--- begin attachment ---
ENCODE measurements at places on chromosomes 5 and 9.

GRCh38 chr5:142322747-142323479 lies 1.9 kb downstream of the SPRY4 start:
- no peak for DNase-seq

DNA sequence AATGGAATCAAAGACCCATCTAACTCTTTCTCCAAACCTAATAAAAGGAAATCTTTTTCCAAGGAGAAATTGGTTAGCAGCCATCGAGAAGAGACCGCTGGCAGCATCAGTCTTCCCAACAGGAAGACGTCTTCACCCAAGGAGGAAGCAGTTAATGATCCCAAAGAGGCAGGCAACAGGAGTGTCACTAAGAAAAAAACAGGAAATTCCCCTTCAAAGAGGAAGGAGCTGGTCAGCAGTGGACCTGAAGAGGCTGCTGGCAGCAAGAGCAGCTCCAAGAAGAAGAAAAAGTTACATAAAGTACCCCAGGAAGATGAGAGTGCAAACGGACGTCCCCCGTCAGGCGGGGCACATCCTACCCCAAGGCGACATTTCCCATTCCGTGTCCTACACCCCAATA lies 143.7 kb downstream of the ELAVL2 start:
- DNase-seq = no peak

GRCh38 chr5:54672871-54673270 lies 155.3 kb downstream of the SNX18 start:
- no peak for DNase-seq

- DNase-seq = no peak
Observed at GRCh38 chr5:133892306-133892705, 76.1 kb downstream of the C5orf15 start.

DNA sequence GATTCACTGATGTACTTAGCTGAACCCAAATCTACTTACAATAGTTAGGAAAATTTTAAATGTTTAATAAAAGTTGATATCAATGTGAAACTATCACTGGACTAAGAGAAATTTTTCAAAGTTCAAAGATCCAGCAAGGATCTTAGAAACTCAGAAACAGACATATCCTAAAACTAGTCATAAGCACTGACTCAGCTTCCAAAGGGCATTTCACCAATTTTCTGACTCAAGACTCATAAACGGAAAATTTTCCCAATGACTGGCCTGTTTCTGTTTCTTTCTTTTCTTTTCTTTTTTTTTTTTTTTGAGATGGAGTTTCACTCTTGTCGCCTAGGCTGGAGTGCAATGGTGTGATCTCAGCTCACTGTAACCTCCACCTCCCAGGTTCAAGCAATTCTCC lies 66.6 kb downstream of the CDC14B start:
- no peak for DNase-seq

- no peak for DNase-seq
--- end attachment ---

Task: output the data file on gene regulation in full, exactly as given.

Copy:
ENCODE measurements at places on chromosomes 5 and 9.

GRCh38 chr5:142322747-142323479 lies 1.9 kb downstream of the SPRY4 start:
- no peak for DNase-seq

DNA sequence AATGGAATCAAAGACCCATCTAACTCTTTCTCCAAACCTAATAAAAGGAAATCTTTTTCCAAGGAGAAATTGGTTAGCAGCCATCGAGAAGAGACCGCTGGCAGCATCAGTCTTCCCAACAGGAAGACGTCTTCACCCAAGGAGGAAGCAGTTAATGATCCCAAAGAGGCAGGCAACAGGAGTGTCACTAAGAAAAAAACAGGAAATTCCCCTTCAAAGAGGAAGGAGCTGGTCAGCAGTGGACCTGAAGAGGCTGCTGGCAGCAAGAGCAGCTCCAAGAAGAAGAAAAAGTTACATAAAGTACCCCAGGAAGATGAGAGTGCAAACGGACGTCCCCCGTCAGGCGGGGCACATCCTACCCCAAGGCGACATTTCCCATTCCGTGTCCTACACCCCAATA lies 143.7 kb downstream of the ELAVL2 start:
- DNase-seq = no peak

GRCh38 chr5:54672871-54673270 lies 155.3 kb downstream of the SNX18 start:
- no peak for DNase-seq

- DNase-seq = no peak
Observed at GRCh38 chr5:133892306-133892705, 76.1 kb downstream of the C5orf15 start.

DNA sequence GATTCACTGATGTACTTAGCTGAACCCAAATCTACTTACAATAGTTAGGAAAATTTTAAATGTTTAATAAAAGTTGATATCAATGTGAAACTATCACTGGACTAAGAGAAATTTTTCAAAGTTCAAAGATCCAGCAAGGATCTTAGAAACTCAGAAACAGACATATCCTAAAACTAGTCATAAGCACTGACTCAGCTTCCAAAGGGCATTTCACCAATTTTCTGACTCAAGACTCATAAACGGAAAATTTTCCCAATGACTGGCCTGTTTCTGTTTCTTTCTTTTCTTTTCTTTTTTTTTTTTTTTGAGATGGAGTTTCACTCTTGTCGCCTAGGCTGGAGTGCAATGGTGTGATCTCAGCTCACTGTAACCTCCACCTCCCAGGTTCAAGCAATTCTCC lies 66.6 kb downstream of the CDC14B start:
- no peak for DNase-seq

- no peak for DNase-seq